France, Once A Punchline For DudeBros Everywhere, Is Reasserting Itself As A Military Power

“France is — actually — actually has a record of interventionism, both during the Cold War and after the Cold War. It’s a medium-sized power, but it’s one of those medium-sized powers, like Britain, which has pretty much a global military clout, although a much smaller one than the U.S., and is able to operate in those circumstances.” -Frederic Bozo (professor of history and international relations at the Sorbonne in Paris) via

Ever since France declined to join George W. Bush’s “coalition of the willing” back in 2003, the home of European democracy, fine wines, and the Maginot Line has been derided by self educated dudebro experts as a weak and simpering nation full of quitters and losers. Above, you can see the kind of manic silliness this “you’re either with us or against us” rhetoric resulted in. Freedom fries, cheese-eating surrender monkeys (first coined as a joke in 1995 on the Simpsons), and chain emails stating that France had basically lost every war it had fought in, all these things were rampant during the mid-2000s and many a ‘Murica’ lover was happy to take part in the international insult.

Of course, none of the above was true. France’s current clout on the global stage belies their previous history of twice nearly taking over all of Europe under Napolean and being one of the greatest Naval and colonial powers the world had ever seen. France was the primary battlefield for World War 1’s Western Front and, of the Allies, France had the second highest death rate, losing 1.7 million of its citizens and accruing 4.2 million casualties, second only to Russia’s 3 million deaths. The ridiculous idea that the French won’t fight is an insult to history that only a person of supreme stupidity or ignorance would believe.

via Wikipedia

Post WW2, France’s sphere of influence waned considerably but it still remains extremely important in many of its former colonies, specifically in Algeria, Tunisia, and Mali. It was for this reason that France directly engaged in military operations in Libya, Algeria’s neighbor. What is somewhat surprising, however, is that France is now bombing the Islamic State in Iraq at the request of the Iraqi government.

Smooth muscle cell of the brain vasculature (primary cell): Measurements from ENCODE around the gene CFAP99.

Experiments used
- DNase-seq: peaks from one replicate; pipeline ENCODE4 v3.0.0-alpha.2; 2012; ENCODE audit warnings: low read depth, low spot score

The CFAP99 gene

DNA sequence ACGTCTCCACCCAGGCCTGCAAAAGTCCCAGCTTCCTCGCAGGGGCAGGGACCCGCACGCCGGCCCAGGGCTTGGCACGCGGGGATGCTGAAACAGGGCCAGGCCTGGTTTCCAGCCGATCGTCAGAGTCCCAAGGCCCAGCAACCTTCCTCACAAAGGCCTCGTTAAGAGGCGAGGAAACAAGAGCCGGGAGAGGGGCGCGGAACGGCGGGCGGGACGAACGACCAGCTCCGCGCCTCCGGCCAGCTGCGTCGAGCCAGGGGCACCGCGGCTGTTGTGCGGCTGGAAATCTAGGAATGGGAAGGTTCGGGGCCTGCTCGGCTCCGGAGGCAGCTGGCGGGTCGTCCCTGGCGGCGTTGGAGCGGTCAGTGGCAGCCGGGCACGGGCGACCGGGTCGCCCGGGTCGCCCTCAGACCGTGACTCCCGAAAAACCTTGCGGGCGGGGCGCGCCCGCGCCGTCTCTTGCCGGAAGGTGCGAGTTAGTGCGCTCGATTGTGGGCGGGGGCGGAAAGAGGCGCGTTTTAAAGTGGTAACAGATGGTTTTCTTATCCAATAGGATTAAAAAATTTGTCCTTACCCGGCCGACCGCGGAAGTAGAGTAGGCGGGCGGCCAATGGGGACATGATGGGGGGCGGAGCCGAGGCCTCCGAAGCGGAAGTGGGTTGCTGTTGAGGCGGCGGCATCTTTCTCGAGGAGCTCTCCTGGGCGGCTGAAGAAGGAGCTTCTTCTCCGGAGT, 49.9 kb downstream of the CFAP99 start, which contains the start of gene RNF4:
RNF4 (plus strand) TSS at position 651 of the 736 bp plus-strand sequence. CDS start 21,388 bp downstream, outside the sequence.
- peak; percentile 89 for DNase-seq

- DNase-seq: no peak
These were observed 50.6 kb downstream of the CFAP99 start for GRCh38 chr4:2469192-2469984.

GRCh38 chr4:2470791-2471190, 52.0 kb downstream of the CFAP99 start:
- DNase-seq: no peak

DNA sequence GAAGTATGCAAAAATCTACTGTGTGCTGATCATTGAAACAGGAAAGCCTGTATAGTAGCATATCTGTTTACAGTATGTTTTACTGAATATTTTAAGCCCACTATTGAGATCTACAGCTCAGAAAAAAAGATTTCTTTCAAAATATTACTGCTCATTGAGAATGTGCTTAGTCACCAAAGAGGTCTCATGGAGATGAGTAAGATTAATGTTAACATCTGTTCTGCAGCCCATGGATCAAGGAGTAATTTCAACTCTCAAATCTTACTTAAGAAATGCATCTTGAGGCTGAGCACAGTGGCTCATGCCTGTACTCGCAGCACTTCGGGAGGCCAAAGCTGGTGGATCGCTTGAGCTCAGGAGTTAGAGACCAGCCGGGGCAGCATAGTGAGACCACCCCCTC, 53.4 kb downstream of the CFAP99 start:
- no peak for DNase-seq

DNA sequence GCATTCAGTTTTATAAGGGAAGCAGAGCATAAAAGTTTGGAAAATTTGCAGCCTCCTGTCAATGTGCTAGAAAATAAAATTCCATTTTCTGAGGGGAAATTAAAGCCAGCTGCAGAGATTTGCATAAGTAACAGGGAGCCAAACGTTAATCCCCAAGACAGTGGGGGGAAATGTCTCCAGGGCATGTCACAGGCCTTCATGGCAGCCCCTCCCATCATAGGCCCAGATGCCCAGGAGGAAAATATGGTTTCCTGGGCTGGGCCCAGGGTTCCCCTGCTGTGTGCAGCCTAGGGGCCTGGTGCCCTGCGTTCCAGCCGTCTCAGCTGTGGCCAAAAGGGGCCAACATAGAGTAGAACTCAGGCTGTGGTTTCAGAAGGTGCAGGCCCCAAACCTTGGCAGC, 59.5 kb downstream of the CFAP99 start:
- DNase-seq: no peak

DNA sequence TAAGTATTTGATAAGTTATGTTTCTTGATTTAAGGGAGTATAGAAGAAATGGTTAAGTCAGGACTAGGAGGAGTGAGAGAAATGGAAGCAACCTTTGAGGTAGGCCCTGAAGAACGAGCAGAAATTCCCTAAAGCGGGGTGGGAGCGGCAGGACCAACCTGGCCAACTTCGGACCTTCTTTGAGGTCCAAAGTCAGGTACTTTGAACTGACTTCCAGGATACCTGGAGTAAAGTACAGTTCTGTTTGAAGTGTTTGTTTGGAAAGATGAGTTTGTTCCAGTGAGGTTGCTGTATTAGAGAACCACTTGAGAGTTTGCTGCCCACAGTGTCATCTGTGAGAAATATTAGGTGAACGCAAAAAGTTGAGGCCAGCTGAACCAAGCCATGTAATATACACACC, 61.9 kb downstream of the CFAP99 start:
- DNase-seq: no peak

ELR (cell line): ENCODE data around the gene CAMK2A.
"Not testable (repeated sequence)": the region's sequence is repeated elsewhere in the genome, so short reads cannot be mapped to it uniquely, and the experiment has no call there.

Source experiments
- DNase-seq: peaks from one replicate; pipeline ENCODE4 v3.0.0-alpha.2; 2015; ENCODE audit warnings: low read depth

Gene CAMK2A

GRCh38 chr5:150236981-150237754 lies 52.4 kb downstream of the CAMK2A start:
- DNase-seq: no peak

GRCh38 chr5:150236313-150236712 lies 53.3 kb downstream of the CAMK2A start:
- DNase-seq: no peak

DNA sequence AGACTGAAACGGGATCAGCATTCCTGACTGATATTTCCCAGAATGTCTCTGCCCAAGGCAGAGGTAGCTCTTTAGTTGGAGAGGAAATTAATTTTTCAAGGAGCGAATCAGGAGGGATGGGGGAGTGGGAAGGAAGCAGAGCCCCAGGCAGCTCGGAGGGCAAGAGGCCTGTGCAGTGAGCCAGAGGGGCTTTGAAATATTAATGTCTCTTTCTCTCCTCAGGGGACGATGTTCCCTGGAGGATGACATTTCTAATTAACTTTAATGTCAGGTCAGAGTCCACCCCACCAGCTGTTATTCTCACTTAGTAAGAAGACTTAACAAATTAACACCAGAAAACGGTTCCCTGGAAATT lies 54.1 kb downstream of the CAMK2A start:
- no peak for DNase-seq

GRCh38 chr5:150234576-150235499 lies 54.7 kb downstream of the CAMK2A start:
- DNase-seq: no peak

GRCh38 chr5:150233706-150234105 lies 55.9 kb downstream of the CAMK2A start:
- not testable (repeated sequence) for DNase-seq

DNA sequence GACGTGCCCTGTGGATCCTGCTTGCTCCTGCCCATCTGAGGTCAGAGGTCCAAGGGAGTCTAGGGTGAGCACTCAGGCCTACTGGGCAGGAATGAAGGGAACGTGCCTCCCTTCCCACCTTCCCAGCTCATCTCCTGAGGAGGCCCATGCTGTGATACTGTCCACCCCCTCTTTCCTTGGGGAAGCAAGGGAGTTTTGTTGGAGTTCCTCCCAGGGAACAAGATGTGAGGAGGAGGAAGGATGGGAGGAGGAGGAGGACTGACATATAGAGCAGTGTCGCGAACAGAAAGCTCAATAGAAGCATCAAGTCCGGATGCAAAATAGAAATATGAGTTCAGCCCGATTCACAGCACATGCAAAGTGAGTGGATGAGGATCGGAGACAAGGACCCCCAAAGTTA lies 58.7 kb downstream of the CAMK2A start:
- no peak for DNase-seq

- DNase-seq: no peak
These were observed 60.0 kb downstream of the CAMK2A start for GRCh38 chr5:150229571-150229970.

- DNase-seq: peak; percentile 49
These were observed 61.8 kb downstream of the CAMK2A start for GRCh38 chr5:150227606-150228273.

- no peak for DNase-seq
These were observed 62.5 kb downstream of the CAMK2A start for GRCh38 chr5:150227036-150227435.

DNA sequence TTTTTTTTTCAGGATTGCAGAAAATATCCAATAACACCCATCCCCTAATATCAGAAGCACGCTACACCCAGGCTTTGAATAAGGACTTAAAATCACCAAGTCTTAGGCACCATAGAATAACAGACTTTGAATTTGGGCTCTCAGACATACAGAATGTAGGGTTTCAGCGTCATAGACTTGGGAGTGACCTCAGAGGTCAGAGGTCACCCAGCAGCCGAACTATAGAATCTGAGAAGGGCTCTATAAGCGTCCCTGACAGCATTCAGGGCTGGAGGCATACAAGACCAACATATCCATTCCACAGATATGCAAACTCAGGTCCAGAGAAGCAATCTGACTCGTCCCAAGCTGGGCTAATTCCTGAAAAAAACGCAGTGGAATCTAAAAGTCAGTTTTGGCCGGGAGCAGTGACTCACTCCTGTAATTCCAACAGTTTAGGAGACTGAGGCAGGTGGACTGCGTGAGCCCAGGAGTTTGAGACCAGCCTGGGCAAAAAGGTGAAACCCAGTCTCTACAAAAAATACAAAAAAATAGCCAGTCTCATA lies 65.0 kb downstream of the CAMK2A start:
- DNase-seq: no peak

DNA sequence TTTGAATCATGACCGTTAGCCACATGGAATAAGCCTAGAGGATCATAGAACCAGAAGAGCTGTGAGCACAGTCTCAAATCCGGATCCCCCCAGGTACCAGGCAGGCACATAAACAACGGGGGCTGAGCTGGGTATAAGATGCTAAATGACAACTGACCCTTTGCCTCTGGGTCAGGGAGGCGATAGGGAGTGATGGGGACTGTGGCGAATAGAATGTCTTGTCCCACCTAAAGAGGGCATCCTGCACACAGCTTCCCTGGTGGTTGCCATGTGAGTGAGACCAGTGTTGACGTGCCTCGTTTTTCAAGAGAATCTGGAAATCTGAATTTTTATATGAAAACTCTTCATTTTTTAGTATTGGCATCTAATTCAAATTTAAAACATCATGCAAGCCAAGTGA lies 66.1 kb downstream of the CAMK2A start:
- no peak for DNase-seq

On Friday, French Rafale fighter jets bombed Islamic State fuel depots and munitions sites near the town of Zumar, Iraq, where Kurdish Forces have been engaged in a pitched battle with extremists. The Iraqi military reports that the attack also killed dozens of Islamic State fighters.

French Rafale via Wikipedia

Speaking after the attack, French President Francois Hollande said:

“This morning, at 9.40am, our Rafale aircraft carried out a first attack against a logistics centre of the terrorist organisation Daesh [Isis] in the north-east of Iraq. The target was hit and entirely destroyed. Other operations will be carried out in the days to come.”

So France is gearing up to be a major U.S. ally in whatever strategy the West ends up adopting against the Islamic State, possibly as part of a larger strategy to combat Islamic extremism in both the Middle East and North Africa, where extremism is on the rise in both Libya and Mali, and as a way for France to shore up its sphere of influence in its former colonies.

France has deployed troops to both the Central African Republic of Congo and the nation of Mali over the last two years. The latter deployment was a wholesale assault with French troops fighting alongside African Union soldiers to push back Islamist insurgents who’d nearly taken over the country.

All told, the very leftist President of France, Francois Hollande, has been the most militarily aggressive leader of that nation in recent memory and, in that sense, he’s much like his predecessor, Nicolas Sarkozy, so this seems like a national strategy the French intend to sustain rather than a one-off based on one particular leader. And like under Sarkozy, it appears that France is intent on sustaining military alliances with the United States where the two nations are perceived to have common interests.

U.S. Chairman of the Joint Chiefs, Gen. Patrick Dempsey had the following to say after hearing of the French bombing.

“The French were our very first ally and they are there again for us,” Dempsey told reporters traveling with him in Normandy. “It just reminds me why these relationships really matter.”

Freedom fries and surrender monkeys? Not so much, dudebros. Thought Catalog Logo Mark

featured image – André Mouraux

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